What’s in a name?

For most of the 17th and 18th century, Québec City was the capital of a vast, new French empire. At its largest – around the year 1700 – New France extended from the Atlantic Ocean to the Rocky Mountains, from Hudson Bay to the Gulf of Mexico. Brule River It was a virtual empire, however, as there were relatively few Frenchmen west of Montréal.

Those who did venture there were mainly fur traders and missionaries, but they left their mark on the toponymy of an enormous chunk of North America. There are lakes: Lac Courtes Oreilles, Lake Le Homme Dieu, Lake Pontchartrain. Rivers: the Des Plaines, the Cache la Poudre, the Brule. Cities: Detroit, Baton Rouge, Des Moines. And there is at least one service station.

Eleven hundred miles straight west of Québec City, you can have your oil changed at Allouez Auto Repair in Superior, Wisconsin. No French spoken here, to be sure, but you will get professional automotive care with a smile.

Claude Allouez was a Jesuit missionary. Born in southern France in the 1620s, he arrived in Québec City in the summer of 1658. By 1663, he was a person of importance in the church hierarchy, sent to Trois-Rivières as Vicar General. In 1665, he was doing missionary work at the western end of Lake Superior, hazardous duty only fifteen or so years after the martyrdom of eight of his colleagues.

The mission he established on Madeleine Island was short-lived, as were most projects of that sort. But his name lives on throughout this part of the world, a part of the world that I visit every fall: Allouez Bridge, just outside of Green Bay, Allouez Township, on Michigan’s upper peninsula, …and Allouez Auto Repair, in Superior, Wisconsin.

 Brule Info

12 thoughts on “What’s in a name?”

  1. Hello Neil,

    Thank you for this very interesting, and surprising, information. Our last courses were very interesting too especially because we’ve the impression that our teacher pratically knows tour guiding.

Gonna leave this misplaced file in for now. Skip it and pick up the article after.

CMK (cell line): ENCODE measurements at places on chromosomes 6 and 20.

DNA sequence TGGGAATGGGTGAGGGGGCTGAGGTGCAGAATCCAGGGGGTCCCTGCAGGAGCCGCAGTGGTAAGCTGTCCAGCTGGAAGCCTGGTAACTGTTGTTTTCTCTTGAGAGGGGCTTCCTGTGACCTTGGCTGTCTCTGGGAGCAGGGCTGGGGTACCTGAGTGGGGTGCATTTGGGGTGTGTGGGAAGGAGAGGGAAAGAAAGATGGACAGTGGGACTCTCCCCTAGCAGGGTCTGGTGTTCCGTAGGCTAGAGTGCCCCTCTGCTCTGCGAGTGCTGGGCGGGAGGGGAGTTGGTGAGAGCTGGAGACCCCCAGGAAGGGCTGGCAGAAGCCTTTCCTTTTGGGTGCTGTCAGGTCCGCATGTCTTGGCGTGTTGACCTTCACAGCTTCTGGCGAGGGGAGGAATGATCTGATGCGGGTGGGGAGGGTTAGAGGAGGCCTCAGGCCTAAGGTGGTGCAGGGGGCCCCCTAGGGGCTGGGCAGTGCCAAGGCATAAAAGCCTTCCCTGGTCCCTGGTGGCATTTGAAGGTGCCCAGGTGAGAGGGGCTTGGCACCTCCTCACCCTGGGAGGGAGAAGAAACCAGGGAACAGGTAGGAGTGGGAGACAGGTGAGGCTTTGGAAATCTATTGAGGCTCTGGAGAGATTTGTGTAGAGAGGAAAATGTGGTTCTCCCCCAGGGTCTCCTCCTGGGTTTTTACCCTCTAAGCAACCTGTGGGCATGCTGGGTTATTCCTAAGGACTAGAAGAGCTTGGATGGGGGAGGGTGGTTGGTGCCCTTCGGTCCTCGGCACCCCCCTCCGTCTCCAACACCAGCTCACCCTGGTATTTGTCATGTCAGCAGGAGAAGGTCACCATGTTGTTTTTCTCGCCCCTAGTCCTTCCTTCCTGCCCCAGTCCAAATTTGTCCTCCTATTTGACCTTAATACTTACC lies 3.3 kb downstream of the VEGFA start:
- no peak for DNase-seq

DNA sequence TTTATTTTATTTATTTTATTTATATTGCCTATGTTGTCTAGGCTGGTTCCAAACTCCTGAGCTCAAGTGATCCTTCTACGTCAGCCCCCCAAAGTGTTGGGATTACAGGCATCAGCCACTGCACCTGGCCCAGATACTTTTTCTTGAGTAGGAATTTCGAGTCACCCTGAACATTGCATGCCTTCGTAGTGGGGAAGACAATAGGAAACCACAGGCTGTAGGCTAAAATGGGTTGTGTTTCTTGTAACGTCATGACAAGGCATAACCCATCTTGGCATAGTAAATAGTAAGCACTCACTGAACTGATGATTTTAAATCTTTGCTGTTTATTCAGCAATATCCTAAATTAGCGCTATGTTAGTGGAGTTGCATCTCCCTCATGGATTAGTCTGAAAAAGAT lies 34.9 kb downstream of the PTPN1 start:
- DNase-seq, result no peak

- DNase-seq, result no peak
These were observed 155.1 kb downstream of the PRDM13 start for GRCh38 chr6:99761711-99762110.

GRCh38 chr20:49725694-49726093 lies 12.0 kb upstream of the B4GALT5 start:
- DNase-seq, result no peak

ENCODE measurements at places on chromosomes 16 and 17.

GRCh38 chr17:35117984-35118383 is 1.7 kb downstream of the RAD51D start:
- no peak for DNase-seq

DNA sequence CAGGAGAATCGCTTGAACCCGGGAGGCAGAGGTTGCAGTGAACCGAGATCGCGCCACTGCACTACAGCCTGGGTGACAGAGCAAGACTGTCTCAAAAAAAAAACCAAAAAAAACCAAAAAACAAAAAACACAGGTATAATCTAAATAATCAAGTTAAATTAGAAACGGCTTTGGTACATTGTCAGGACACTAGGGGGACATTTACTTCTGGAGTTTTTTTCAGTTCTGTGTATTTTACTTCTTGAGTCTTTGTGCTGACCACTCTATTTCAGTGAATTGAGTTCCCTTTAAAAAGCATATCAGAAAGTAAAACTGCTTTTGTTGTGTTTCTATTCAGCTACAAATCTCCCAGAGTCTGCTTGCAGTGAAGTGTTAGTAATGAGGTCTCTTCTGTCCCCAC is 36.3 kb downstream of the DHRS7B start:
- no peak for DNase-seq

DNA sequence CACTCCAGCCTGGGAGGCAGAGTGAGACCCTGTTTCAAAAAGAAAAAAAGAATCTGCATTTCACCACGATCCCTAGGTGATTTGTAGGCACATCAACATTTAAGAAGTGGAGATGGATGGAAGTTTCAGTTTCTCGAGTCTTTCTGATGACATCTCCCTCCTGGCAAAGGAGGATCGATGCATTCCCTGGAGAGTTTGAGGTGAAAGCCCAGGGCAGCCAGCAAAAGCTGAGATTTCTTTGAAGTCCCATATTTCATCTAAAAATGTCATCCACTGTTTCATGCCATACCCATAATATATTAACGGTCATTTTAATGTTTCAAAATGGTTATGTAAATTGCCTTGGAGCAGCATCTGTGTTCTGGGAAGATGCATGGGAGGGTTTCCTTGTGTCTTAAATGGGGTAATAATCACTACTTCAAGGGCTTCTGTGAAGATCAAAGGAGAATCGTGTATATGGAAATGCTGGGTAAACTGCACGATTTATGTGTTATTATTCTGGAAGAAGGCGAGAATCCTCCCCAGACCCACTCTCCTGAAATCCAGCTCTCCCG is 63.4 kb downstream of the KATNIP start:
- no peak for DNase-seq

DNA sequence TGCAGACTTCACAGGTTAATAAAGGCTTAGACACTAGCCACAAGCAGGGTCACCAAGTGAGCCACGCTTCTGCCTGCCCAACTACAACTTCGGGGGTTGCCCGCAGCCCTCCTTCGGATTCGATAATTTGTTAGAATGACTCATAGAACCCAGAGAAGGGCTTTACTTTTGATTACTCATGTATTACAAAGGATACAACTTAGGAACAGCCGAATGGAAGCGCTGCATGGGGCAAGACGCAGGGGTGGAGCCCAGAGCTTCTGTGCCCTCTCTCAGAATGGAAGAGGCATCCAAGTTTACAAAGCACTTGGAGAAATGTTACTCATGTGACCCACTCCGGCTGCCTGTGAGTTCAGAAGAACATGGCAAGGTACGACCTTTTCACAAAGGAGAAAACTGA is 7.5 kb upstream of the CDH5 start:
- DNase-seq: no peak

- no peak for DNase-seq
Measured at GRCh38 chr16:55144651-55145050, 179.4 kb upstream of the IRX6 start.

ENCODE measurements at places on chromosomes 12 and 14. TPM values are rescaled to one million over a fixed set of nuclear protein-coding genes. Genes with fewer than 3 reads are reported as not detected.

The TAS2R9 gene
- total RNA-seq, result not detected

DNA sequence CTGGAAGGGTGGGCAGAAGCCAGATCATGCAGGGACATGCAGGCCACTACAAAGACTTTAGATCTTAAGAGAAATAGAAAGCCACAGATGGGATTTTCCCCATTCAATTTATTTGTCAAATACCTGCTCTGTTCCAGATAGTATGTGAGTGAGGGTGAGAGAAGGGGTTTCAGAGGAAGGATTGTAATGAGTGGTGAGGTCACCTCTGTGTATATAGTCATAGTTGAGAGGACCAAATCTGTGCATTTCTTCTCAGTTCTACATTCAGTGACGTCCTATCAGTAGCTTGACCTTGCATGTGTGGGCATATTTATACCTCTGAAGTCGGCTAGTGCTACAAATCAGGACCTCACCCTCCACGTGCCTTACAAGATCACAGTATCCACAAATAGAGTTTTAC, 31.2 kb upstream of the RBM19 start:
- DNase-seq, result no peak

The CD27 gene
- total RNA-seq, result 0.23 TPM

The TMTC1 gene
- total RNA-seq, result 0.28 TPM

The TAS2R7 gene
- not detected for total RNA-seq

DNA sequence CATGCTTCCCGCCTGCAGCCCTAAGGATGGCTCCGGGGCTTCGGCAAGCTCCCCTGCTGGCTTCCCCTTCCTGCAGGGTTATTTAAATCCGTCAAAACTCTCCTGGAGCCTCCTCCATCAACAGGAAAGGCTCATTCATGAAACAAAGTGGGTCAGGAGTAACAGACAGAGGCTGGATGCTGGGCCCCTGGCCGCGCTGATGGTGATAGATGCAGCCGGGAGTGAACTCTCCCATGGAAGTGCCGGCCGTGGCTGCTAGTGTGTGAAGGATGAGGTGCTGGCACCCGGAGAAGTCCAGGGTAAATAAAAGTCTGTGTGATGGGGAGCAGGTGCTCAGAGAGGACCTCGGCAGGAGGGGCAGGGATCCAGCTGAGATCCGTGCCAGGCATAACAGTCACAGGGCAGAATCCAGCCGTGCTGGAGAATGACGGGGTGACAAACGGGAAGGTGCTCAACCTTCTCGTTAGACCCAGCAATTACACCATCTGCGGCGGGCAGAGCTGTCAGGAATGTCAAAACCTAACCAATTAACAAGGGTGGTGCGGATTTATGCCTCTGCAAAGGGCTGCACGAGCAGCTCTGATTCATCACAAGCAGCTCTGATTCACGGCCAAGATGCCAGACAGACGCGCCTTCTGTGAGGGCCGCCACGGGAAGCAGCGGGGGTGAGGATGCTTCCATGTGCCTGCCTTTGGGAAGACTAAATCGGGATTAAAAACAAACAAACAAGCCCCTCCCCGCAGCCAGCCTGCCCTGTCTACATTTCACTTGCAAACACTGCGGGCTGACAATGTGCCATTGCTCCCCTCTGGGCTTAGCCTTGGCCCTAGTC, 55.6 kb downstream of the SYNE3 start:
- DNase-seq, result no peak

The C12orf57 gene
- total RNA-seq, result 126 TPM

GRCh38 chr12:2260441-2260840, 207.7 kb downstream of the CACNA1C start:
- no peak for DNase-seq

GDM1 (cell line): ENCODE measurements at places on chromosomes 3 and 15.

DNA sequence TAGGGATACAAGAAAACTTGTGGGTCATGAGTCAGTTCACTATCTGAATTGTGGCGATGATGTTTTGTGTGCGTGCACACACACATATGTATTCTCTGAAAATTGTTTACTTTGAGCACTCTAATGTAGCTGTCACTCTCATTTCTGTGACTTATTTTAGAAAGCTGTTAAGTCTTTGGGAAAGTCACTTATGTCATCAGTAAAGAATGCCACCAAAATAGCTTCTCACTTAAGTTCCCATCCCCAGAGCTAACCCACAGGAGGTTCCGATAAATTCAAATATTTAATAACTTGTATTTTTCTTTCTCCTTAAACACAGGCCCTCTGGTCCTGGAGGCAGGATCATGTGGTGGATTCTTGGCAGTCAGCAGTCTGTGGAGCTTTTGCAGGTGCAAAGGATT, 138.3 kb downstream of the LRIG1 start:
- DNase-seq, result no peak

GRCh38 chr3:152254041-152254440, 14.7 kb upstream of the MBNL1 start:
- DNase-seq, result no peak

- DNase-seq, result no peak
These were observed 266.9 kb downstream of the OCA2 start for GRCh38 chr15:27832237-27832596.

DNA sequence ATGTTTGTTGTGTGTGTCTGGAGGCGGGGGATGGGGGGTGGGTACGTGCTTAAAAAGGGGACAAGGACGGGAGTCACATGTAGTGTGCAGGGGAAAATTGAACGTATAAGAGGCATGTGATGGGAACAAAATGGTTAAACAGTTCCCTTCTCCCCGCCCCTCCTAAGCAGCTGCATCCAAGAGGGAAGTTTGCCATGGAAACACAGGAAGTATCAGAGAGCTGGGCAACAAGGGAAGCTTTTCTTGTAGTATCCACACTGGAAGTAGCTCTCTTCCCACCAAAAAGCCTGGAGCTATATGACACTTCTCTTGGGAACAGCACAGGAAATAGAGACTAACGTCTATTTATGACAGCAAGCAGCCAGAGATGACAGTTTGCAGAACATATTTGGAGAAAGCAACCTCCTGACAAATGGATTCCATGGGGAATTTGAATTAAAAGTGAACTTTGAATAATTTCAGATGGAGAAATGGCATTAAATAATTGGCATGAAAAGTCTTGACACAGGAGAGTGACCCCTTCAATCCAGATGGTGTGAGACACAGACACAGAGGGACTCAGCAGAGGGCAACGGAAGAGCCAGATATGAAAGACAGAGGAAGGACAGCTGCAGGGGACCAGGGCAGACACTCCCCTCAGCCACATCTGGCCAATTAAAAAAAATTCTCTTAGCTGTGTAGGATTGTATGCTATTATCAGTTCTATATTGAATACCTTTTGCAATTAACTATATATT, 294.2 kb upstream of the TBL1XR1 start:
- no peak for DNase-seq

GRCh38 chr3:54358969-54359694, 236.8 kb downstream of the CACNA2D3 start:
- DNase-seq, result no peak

Continue to have plaesure during your trip and have a nice Thanksgiving day with your family, tomorrow.

    Denis Laberge

    1. Fabienne Bouchard

      Very interesting informations. Thanks a lot!
      And Happy Thanksgiving for tomorrow. Sure you won’t eat Caramel or Popcorn, saved by president Obama.

  2. Merci Neil pour ces chaleureux commentaires. Pour l’instant, c’est du Mexique que je les lis. Je suis heureuse de faire partie de ton groupe de partage de Québec and moi. Merci et au plaisir de te revoir très bientôt.

  3. Interesting post. My grandfather had a cottage on Lake Qu’Appelle in Saskatchewan, way back in the 1920’s. And if you read accounts of the Lewis and Clarke expedition, they relied on French and Metis guides nearly all the way to the Rockies. The frontier was only a frontier for the Americans. The French (I’m not sure what else to call them – they were not Quebecois at the time) were there – and still are if you look hard – long before and in numbers. The story of the Metis is largely unknown, which is a great pity.

  4. Thank you Neil for this last information….You never quite for searching something for us….Don’t you! Enjoy your time. We are having great time also with Geneviève. Hasta luego. Lucie

  5. So is this the appropriate meaning for Brule?

    bois-brûlé [ˌbwɑːbruːˈleɪ]
    (Social Science / Peoples) (sometimes capital) Canadian archaic a mixed-race person of Indian and White (usually French Canadian) ancestry; Métis Also called Brule
    [French, literally: burnt wood]

    1. Chris, I am aware of the sociological meaning of the term “bois-brulé.” However, I do not know, in the case of this river, what the namers had in mind when they first refered to it as the Bois Brulé. For all I know, they meant it literally: “burnt-wood.”

  6. Funny post!

    My sister is living in Ontario near Toronto and there is a lot of these french names around there… French canadian were everywhere in upstate New York and upper Canada. I’d love to know more about the french community in the usa..
    Keep the good work!

  7. Great article Neil! The information on the Brule River has also piqued my interest in a potential kayaking adventure with the word “wild” scenery.

  8. Your text recalls that during this time, French was the trading language with the Amerindians, also in these remote areas. Thank you for showing us the footsteps of these traders and missionaries in French appellations they left behind. These historical reminders are so touching.

    1. Bonjour Françoise,

      Je crois plutôt que ce sont les Français qui apprenaient les langues amérindiennes, ce qui leur permettait de servir de guides aux Américains, et d’interprètes aux Américains et aux Amérindiens.

  9. I recall a trip to Vermont and asking a clerk at a store how far was Montpellier (pronounced in French of course). Little did I know that the clerk could not understand what I was talking about? “You mean Mount-pee-lee-er?” I have to say that I love the evolution of these pronunciations…… another great sign of our rich history and culture. Happy Thanksgiving to you and your family Neil.

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